Mr. Loch provided the moral cover for the less easily persuaded, and who can saw that he didn’t actually believe it?  He wrote An Account of the Improvements on the  Estates of the Marquess of  Stafford, and spoke of Lady Stafford’s excellent qualities (she raised a regiment to put down the Irish Rebellion of 1798) and how pulling this particular tooth was in fact in the crofters’ long term best interests.  How could he justify it? He was a Malthusian, for one thing, and doubted the capacity of the highland soil to support the growing number of people.  Besides,  their morals and general life habits were abysmal, and the change would no doubt do them good.

Others  felt that the whole business was going it more than a bit. (Karl Marx went to town on the issue.)  Among the Scots themselves,  pride of place among the againsters must go to General Donald Stewart of Garth,  a genial and bluff old soldier with serious battle service in Flanders, the West Indies, Minorca, Egypt, and Italy Caribbean, and highly sympathetic to these people.  (His own character can be inferred from the fact that when the army proposed transferring him out of his regiment,  the men under him threatened to revolt .)   A proud Scot, with much to be proud of, he was in large part responsible for the somewhat romantic view of Scotland that one got from the works of men such as Sir Walter Scott.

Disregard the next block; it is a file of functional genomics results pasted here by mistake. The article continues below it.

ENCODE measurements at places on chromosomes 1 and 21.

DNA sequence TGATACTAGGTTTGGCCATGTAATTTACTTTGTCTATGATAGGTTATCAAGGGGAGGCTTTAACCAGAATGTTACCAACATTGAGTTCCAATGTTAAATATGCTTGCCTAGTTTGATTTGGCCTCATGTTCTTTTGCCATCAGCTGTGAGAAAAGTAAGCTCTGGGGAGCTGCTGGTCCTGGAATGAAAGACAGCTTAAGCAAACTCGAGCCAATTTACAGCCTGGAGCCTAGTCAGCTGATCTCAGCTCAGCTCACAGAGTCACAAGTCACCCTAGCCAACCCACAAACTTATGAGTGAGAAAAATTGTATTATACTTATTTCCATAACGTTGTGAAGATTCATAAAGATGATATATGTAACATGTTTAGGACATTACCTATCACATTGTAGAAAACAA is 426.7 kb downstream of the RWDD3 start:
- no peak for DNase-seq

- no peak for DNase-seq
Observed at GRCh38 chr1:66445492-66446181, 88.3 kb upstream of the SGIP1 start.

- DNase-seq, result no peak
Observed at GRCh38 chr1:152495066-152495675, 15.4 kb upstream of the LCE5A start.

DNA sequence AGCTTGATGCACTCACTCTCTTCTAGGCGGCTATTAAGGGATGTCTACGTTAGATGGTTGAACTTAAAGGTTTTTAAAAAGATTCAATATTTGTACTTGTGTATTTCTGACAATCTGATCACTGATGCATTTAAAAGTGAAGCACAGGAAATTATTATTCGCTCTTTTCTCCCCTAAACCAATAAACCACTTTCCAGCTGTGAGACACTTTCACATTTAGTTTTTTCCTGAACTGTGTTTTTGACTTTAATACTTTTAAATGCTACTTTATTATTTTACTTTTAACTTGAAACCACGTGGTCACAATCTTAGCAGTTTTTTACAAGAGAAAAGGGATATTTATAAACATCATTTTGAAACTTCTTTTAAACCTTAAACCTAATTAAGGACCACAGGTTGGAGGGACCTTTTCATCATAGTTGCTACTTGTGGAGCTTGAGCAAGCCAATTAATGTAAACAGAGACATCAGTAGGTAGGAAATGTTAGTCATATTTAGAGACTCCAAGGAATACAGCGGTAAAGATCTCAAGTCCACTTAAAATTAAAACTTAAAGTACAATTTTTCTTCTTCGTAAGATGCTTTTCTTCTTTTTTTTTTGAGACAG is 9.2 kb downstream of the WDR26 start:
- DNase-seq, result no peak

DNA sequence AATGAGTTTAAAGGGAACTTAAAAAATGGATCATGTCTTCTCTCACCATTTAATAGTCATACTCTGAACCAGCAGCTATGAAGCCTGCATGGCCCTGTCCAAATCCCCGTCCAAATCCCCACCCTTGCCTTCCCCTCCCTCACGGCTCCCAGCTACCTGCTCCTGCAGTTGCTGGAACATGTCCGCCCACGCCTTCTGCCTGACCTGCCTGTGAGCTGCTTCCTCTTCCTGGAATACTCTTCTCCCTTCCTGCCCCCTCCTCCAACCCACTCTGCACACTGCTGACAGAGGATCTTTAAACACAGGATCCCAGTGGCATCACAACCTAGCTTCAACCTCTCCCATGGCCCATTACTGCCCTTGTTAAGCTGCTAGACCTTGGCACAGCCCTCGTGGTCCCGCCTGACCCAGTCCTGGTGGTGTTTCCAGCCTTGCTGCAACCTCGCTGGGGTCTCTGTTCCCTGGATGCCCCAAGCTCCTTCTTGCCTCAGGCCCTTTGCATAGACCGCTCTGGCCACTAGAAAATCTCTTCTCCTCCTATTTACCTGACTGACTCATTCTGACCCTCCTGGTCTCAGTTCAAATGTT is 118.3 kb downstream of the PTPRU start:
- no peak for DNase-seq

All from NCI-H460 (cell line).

He was also appalled at the Clearances, both those in general and the Sutherland in particular, and made the subject a part of his book, Sketches of the Character, Manners, and Present State of the Highlanders.  He irritated by Loch’s written defenses of the clearances, and wrote rebuttals to Lochs work, trying to avoid too direct an imputation of the Sutherland affair, but pretty pointed nevertheless.  It was a sentimental age and the charge seemed to work.  The Ruling Class, most notably Queen Victoria, began to frown on this sort of thing, and the rates of eviction went down considerably.

Too late for many, in any event, which is how these things tend to go.  The population of Scotland did continue to grown, but a great number of people were leaving, including and eventually great grand father Henry Nelson. Like Loch, coincidentally, a man of Stirling.

Passions fade over time and history is forgotten, but Scotland remains forever lovely.   If they ever do that independence thing and institute a law of return, well, I’d have to give it some serious thought.

 

(The countess, in one of those novelistic touches designed to underscore the character of a character,  died in London.   The current countess,  number 24, (half American, as it happens) is, it seems, a decidedly better body of work than the unfortunate ancestor. )

More on the Clearances here.

More on General David Stewart here.